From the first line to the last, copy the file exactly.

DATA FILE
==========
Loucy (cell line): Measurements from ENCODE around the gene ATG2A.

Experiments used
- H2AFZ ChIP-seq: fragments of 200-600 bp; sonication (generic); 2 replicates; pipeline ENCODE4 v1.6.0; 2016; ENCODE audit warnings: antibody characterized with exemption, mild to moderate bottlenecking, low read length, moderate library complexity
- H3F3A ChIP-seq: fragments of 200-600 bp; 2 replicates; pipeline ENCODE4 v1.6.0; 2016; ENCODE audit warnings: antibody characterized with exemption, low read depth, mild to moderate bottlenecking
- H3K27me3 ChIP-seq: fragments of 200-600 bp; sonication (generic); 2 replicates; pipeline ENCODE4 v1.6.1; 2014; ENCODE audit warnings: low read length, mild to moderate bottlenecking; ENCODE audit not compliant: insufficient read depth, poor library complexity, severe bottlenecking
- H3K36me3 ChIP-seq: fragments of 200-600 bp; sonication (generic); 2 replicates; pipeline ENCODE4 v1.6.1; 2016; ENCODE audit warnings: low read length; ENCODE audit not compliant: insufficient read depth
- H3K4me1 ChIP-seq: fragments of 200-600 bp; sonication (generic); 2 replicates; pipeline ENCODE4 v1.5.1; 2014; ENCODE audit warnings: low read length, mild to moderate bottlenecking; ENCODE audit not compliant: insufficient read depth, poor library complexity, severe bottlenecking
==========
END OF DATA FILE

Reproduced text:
Loucy (cell line): Measurements from ENCODE around the gene ATG2A.

Experiments used
- H2AFZ ChIP-seq: fragments of 200-600 bp; sonication (generic); 2 replicates; pipeline ENCODE4 v1.6.0; 2016; ENCODE audit warnings: antibody characterized with exemption, mild to moderate bottlenecking, low read length, moderate library complexity
- H3F3A ChIP-seq: fragments of 200-600 bp; 2 replicates; pipeline ENCODE4 v1.6.0; 2016; ENCODE audit warnings: antibody characterized with exemption, low read depth, mild to moderate bottlenecking
- H3K27me3 ChIP-seq: fragments of 200-600 bp; sonication (generic); 2 replicates; pipeline ENCODE4 v1.6.1; 2014; ENCODE audit warnings: low read length, mild to moderate bottlenecking; ENCODE audit not compliant: insufficient read depth, poor library complexity, severe bottlenecking
- H3K36me3 ChIP-seq: fragments of 200-600 bp; sonication (generic); 2 replicates; pipeline ENCODE4 v1.6.1; 2016; ENCODE audit warnings: low read length; ENCODE audit not compliant: insufficient read depth
- H3K4me1 ChIP-seq: fragments of 200-600 bp; sonication (generic); 2 replicates; pipeline ENCODE4 v1.5.1; 2014; ENCODE audit warnings: low read length, mild to moderate bottlenecking; ENCODE audit not compliant: insufficient read depth, poor library complexity, severe bottlenecking